With New Guaranteed Income Bill, Omar Proposes Sending Most People in US $1,200 Per Month

"We as a nation have the ability to make sure everyone has their basic needs like food, housing, and healthcare met," said the Minnesota Democrat.

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Democratic Rep. Ilhan Omar of Minnesota is set to introduce legislation on Friday that would establish a guaranteed income program and postal banking services to provide most U.S. adults, including undocumented taxpayers, with a $1,200 monthly check.

The SUPPORT Act is co-sponsored by Congressional Progressive Caucus (CPC) chair Rep. Pramila Jayapal (D-Wash.) as well as Reps. Cori Bush (D-Mo.), Dwight Evans (D-Pa.), and Jamaal Bowman (D-N.Y.), all members of the CPC.

HuffPost, which first reported the details of Omar’s new bill, noted that the SUPPORT Act “would first create a $2.5 billion grant program to fund local pilots in guaranteed income. These would run in hundreds of communities across the country from 2023 to 2027 and provide findings for a national program.”

According to the news outlet:

The national guaranteed income program would start in 2028, sending $1,200 per month to adults making up to $75,000 per year, or heads of household making up to $112,500 per year, as well as providing $600 monthly per child. The payments would phase out for higher incomes.

Importantly, undocumented people who file taxes with an ITIN number would be eligible. The legislation would also establish a banking system through the postal service for “unbanked, underbanked, and individuals experiencing housing instability” to receive payments.

A 2018 report from the Federal Reserve Board showed that nearly 40% of U.S. adults could not cover a $400 emergency expense.

Because the U.S. has more than enough resources to abolish poverty, Omar argued, allowing it to continue is a “choice” that legislators make.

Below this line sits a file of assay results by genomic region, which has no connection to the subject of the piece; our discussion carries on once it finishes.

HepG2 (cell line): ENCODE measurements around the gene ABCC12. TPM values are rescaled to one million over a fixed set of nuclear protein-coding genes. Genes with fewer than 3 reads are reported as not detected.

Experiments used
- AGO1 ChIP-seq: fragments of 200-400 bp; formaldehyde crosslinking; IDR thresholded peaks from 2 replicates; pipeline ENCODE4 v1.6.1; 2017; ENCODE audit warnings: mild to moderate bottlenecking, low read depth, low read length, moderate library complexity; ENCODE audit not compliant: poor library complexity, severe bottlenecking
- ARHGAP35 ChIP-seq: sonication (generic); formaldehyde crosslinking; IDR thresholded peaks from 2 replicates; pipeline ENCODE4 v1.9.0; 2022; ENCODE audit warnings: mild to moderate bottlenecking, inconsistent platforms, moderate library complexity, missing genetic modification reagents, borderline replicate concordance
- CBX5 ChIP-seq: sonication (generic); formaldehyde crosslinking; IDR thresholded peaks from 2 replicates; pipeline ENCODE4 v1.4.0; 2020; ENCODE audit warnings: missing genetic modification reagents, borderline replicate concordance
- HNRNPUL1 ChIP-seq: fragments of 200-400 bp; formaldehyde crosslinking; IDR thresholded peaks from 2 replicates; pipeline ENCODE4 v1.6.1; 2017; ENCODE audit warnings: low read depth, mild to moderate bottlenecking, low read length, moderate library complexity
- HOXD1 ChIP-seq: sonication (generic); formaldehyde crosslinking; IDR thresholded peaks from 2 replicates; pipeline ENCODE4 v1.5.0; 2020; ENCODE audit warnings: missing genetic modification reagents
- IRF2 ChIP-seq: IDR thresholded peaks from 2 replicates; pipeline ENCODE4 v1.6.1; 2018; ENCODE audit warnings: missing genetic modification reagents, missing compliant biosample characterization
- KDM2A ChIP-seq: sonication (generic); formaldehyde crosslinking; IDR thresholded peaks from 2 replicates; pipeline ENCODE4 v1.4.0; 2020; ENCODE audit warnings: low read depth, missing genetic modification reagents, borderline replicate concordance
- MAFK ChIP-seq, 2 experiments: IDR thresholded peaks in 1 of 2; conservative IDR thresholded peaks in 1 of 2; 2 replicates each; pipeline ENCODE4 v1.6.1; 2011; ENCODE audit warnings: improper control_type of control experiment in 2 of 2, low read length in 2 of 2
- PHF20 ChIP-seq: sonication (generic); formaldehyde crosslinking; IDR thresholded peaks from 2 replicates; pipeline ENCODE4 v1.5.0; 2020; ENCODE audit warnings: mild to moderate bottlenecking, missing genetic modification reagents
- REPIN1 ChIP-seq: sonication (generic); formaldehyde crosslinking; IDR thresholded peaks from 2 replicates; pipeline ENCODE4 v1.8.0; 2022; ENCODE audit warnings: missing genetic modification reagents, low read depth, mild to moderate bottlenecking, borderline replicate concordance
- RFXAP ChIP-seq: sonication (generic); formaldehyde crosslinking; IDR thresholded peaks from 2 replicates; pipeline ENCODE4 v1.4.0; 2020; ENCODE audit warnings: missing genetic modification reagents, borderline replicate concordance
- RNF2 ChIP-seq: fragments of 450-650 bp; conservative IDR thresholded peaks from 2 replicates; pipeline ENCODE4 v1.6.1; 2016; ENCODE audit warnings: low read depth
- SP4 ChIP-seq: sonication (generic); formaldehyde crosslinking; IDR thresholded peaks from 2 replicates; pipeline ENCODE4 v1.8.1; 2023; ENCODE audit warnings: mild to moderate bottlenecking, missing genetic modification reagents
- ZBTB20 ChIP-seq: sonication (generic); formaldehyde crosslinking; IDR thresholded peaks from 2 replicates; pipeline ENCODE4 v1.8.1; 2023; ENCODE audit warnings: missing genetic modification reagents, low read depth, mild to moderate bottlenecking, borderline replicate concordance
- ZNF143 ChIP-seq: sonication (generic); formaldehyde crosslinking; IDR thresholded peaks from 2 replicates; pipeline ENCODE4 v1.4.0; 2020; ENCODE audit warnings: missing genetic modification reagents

The lawmaker’s guaranteed income bill comes just days after a new Urban Institute report projected that federal economic relief programs enacted throughout the course of the ongoing Covid-19 pandemic—including enhanced unemployment insurance, three rounds of one-time direct stimulus payments, the expanded child tax credit, boosts to the Supplemental Nutrition Assistance Program, and other benefits—will result in a roughly 45% decline in poverty in 2021.

In response to the new findings on the substantial anti-poverty impacts of pandemic-related aid, historian Rutger Bregman said that “this is what basic income advocates have been saying for years: simply giving people money works.”

Although 20 million fewer people are expected to be living in poverty at the end of this year compared with 2018 thanks to the increased provision of financial assistance amid the coronavirus crisis, the Urban Institute warned that progress will be reversed if Congress fails to make permanent the initiatives that led to a reduction in economic hardship.

Omar’s bill represents one effort to transform the federal government’s emergency allocation of direct cash support into a long-term policy.

“For too long we have prioritized endless growth while millions are homeless, hungry, or without healthcare,” the lawmaker said in a statement. “We as a nation have the ability to make sure everyone has their basic needs like food, housing, and healthcare met.”

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Articles by: Kenny Stancil

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